Well, That Escalated Quickly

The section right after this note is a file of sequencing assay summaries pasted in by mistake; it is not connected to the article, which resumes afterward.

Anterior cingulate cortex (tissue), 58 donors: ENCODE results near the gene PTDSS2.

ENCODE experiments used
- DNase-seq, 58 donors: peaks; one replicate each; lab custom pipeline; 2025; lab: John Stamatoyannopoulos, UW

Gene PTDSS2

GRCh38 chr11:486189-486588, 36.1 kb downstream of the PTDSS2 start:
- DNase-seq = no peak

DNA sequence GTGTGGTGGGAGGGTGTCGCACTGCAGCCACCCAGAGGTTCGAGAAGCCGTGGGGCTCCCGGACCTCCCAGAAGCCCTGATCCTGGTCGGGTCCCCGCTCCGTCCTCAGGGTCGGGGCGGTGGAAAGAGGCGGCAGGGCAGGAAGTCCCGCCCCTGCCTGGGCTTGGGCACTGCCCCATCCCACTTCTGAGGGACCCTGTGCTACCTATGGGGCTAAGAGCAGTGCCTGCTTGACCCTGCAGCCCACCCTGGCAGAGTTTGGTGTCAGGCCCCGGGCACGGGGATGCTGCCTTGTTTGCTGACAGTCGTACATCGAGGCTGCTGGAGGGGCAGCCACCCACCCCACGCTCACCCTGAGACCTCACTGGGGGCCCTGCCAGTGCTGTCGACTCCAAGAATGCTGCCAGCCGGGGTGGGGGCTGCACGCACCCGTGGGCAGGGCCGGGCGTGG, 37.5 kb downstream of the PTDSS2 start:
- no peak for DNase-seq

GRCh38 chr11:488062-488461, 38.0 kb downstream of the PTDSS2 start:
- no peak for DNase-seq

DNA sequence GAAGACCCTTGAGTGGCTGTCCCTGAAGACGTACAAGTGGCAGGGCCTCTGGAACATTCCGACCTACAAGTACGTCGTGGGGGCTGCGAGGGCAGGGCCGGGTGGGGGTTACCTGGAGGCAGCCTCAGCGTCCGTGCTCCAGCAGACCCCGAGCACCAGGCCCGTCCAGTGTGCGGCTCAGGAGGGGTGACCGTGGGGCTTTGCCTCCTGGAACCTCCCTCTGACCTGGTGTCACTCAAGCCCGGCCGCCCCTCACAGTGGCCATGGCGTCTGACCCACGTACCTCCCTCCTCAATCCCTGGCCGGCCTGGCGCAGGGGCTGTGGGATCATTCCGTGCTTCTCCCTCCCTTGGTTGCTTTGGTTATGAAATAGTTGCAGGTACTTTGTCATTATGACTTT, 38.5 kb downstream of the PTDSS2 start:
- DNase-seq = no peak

In this sharp, funny, and incredibly timely collection of personal essays, veteran video blogger and star of MTV's Decoded Franchesca Ramsey explores race, identity, online activism, and the downfall of real communication in the age of social media rants, trolls, and call-out wars. Franchesca Ramsey didn't set out to be an activist. Or a comedian. Or a commentator on identity, race, and culture, really. But then her YouTube video "What White Girls Say. . . to Black Girls" went viral. Twelve million views viral. Faced with an avalanche of media requests, fan letters, and hate mail, she had two choices: Jump in and make her voice heard or step back and let others frame the conversation. After a crash course in social justice and more than a few foot-in-mouth moments, she realized she had a unique talent and passion for breaking down injustice in America in ways that could make people listen and engage.In her first book, Ramsey uses her own experiences as an accidental activist to explore the many ways we communicate with each other--from the highs of bridging gaps and making connections to the many pitfalls that accompany talking about race, power, sexuality, and gender in an unpredictable public space...the internet. WELL, THAT ESCALATED QUICKLY includes Ramsey's advice on dealing with internet trolls and low-key racists, confessions about being a former online hater herself, and her personal hits and misses in activist debates with everyone from bigoted Facebook friends and misguided relatives to mainstream celebrities and YouTube influencers. With sharp humor and her trademark candor, Ramsey shows readers we can have tough conversations that move the dialogue forward, rather than backward, if we just approach them in the right way.